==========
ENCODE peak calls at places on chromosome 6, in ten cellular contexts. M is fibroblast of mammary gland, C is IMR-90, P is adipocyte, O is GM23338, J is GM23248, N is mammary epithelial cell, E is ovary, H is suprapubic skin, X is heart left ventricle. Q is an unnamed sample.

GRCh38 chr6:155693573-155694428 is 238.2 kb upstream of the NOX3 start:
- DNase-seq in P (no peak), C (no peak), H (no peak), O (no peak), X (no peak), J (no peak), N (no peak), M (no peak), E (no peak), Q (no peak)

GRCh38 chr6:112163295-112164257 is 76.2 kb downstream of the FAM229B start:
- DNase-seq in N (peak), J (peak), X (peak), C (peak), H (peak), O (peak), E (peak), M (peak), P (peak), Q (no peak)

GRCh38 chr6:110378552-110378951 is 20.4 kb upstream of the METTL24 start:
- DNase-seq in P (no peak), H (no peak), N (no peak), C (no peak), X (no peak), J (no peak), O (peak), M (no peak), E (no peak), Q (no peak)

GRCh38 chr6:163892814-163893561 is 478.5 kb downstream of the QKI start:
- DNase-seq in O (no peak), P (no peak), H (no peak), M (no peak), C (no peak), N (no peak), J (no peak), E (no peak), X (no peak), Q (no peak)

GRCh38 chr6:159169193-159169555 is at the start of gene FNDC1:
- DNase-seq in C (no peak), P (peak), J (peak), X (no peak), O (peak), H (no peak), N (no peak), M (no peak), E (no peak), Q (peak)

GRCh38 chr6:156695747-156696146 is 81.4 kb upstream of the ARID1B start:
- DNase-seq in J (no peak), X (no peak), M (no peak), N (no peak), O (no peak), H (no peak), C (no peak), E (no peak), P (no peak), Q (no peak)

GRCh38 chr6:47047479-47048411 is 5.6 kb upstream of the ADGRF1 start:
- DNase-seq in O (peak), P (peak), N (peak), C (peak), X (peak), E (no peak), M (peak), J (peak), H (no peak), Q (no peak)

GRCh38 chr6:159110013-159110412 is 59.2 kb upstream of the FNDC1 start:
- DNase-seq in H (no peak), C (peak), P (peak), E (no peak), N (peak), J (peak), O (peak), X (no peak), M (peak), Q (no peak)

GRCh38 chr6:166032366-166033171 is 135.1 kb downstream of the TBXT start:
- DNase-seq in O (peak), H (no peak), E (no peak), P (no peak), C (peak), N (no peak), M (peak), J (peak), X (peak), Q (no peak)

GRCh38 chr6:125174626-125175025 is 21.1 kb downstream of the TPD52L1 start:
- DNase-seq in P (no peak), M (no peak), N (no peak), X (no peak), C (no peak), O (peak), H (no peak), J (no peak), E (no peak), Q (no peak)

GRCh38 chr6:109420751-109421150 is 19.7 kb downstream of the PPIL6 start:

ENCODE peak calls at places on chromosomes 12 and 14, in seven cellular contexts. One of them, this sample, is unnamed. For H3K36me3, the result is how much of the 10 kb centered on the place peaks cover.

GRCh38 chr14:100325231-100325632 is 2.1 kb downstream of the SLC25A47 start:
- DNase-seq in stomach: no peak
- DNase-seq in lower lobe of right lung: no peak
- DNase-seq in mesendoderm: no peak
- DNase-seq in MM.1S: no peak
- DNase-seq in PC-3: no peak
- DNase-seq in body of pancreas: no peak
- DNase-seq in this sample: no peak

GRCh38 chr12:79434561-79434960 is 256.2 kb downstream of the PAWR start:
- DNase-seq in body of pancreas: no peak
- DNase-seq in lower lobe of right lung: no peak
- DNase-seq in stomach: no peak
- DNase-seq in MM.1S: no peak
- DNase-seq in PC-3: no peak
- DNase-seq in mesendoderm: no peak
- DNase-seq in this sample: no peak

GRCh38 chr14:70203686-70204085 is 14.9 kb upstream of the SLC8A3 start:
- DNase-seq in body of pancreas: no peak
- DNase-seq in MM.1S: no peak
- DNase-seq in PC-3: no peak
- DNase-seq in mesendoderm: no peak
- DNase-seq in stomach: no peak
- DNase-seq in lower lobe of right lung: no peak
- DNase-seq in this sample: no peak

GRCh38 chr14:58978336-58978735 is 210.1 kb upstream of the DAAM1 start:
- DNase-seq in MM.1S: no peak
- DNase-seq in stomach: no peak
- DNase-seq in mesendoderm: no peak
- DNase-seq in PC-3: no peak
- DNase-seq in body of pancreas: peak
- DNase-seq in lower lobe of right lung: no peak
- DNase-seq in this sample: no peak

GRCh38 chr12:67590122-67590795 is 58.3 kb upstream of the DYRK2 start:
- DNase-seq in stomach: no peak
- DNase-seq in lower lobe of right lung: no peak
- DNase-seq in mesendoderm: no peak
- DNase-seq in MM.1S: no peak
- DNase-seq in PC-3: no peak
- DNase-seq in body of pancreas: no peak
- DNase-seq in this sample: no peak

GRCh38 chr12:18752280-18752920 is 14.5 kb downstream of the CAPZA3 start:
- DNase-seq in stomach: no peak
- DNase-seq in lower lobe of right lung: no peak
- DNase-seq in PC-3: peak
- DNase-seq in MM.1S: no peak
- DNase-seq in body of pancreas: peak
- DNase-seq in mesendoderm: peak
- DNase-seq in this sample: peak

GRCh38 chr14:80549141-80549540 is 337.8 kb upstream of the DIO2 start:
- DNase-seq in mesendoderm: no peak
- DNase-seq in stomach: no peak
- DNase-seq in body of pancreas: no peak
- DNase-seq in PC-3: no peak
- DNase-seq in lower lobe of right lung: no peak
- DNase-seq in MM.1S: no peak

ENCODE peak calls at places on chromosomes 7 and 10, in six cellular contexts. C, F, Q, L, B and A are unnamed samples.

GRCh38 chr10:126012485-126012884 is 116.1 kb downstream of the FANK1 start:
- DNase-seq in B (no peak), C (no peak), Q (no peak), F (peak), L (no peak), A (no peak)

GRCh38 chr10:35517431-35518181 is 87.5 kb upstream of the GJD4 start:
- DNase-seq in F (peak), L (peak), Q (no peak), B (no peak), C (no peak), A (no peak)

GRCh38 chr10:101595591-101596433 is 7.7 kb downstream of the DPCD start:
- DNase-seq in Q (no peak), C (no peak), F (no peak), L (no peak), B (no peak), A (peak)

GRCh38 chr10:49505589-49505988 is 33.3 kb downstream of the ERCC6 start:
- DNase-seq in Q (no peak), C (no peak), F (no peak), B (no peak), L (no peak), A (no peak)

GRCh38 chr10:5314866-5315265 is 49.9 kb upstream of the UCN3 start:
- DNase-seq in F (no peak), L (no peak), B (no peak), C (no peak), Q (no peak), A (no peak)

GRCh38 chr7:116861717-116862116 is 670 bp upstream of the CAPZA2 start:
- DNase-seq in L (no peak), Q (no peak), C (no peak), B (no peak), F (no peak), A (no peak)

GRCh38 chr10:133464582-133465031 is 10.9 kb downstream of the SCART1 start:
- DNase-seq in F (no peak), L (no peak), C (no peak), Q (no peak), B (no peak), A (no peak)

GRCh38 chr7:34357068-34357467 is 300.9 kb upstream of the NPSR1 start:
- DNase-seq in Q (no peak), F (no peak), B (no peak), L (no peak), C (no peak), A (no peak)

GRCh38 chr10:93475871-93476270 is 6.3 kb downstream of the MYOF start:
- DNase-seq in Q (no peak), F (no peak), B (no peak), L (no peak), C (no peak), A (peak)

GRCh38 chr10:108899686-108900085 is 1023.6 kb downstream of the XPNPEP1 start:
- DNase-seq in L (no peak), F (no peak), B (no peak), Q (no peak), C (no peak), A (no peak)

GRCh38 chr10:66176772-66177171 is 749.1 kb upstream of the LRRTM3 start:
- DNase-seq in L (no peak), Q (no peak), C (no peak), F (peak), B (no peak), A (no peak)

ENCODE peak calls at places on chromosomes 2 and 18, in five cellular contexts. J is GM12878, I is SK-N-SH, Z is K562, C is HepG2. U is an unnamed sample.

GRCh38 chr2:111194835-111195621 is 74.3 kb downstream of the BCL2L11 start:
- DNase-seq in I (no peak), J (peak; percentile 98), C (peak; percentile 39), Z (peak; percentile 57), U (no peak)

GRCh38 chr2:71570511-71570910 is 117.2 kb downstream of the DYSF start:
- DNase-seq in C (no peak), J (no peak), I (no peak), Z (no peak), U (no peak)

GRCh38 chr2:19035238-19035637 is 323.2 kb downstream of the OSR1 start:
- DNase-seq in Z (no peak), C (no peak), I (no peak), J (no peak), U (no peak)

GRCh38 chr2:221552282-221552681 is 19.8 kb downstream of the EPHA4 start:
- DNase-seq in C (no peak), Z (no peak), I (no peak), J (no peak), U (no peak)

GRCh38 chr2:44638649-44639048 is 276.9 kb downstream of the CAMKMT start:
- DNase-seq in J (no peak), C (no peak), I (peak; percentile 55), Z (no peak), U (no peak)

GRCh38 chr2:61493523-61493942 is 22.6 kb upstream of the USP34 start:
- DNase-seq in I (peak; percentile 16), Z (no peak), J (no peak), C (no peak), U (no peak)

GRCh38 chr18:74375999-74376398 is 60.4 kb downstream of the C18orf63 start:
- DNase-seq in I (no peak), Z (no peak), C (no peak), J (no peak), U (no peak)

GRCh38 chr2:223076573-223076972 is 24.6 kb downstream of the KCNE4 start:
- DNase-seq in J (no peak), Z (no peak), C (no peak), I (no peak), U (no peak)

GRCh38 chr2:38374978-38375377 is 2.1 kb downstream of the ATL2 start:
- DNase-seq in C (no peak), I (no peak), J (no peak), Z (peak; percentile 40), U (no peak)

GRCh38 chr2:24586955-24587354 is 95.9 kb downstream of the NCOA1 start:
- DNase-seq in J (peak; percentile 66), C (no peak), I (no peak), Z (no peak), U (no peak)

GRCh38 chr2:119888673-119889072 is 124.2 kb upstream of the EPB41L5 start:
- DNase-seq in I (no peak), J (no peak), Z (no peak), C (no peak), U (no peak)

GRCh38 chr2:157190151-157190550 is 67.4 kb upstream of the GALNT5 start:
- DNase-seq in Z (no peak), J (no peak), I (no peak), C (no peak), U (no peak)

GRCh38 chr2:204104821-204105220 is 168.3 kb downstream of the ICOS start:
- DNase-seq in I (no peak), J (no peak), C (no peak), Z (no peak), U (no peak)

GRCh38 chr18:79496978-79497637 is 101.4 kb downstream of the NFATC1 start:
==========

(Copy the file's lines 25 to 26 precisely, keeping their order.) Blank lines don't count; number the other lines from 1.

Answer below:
- DNase-seq in stomach: no peak
- DNase-seq in lower lobe of right lung: no peak